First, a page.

The premise for this series is strong - Edgar Allen Poe a fine mystery writer pursues a crime fighting career in Boston in the early 1840s complete with spunky female sidekick and traditional antagonistic relationship with the Boston P.D.(4). Jumping out of page 4 comes the term "boogie man" not used for the supernatural killer before the 20th century or was "out of the box" in anything but it's literal meaning.

Now it can be fun to throw in anachronisms, to have our hero be 'ahead of the curve' and invent idioms a century or so early - but this approach only works well if everybody else routinely speaks in the appropriate historical idiom - which they don't. For example the police commissioner[sic] refers to "crime scenes" not in use before the 20th Century. And spunky female side kick refuses - to reinforce some "fairer sex" stereotype... Until the 1920s stereotype was strictly a printing term.

But the point where my willing suspension of disbelief, a quite sturdy edifice I assure you, collapsed was when Poe suggested that a particularly dim police officer should return to the academy[sic] for a refresher course (not in widespread use until the 20th century again). Anachronism piled on anachronism.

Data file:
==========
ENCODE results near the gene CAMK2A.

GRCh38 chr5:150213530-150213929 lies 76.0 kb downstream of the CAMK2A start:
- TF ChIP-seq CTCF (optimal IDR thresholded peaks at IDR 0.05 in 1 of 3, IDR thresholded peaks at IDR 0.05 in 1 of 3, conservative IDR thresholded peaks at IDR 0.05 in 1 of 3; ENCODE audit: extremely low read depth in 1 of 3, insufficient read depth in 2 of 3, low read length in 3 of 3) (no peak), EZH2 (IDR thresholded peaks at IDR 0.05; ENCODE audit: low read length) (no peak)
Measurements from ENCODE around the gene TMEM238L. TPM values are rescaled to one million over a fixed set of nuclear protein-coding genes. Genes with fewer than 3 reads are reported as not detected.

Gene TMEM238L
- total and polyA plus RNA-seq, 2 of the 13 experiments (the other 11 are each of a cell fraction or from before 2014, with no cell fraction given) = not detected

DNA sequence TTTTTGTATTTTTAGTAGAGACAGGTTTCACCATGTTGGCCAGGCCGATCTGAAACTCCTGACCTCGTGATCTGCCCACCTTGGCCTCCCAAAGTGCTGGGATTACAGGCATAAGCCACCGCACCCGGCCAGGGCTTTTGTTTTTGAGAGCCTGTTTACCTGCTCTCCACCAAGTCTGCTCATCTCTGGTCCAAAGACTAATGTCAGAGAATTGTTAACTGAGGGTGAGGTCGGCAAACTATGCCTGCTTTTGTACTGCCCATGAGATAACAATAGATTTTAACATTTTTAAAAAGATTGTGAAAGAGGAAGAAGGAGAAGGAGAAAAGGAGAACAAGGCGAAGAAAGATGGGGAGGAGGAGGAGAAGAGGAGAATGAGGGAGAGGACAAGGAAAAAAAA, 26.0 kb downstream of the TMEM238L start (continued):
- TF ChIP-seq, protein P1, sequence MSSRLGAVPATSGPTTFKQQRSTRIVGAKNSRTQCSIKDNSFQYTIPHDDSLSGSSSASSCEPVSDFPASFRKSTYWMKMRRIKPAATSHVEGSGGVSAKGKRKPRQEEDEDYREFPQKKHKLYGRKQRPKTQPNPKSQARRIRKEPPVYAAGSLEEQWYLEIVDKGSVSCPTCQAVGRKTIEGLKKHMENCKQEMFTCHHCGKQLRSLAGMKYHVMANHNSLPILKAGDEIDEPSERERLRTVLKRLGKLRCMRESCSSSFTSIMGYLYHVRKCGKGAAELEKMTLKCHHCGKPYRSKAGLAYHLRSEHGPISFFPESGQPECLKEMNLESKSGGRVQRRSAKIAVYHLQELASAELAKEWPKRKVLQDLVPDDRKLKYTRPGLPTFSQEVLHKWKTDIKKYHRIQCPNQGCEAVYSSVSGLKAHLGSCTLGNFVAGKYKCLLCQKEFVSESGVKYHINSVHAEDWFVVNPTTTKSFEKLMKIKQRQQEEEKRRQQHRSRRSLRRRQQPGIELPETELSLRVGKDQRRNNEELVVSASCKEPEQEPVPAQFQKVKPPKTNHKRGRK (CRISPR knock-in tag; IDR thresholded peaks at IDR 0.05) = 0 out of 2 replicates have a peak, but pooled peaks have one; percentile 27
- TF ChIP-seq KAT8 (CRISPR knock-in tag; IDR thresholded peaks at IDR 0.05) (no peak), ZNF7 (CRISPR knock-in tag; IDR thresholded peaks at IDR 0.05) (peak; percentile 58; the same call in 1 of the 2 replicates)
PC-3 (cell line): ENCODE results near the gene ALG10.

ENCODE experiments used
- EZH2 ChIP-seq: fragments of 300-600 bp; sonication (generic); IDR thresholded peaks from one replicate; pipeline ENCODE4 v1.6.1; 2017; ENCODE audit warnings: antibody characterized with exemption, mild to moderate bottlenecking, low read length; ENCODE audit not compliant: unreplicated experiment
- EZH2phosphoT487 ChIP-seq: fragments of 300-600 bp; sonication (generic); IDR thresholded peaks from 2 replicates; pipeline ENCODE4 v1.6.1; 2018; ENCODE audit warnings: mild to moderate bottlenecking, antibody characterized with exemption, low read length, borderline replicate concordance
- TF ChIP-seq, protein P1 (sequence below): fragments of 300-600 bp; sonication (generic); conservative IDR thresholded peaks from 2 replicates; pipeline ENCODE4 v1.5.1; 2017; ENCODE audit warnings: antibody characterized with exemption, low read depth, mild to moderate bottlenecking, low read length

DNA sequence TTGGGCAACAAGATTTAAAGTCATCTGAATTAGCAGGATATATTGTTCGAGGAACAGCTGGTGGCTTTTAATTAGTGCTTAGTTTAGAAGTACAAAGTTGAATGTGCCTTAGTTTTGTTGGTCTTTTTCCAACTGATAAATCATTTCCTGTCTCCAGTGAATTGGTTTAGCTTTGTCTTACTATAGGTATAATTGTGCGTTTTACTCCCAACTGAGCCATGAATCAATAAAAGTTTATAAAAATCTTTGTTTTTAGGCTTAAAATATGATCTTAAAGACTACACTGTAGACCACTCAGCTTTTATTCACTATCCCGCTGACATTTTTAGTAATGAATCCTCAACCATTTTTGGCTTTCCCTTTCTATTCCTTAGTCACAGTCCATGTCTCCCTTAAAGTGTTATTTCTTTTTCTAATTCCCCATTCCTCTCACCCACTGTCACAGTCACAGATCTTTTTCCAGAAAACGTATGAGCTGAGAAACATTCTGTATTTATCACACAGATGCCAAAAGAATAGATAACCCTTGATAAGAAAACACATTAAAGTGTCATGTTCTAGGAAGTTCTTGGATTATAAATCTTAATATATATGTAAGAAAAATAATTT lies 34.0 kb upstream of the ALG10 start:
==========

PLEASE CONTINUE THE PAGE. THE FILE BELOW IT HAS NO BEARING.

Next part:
Can I point out that it took me all of a minute and a half to look up these words and check when the Boston P.D. was established. So the argument that writers don't have time to do this basic research is total bollocks. These leads us onto...

Like Who Cares Dude?
Good question. Does it matter that some piece of fluff TV show has any historical accuracy, or even a close approximation? I would forgive Poe if I thought that the producers had taken a decision to be interestingly anachronistic in the manner of 'A Knights Tale' but the truth is I believe it's down to either basic incompetence or because they just don't care enough to do the work properly. I think it matters on a purely professional level as a writer that if you're going to be paid to do work you should at least do it to a certain minimum standard.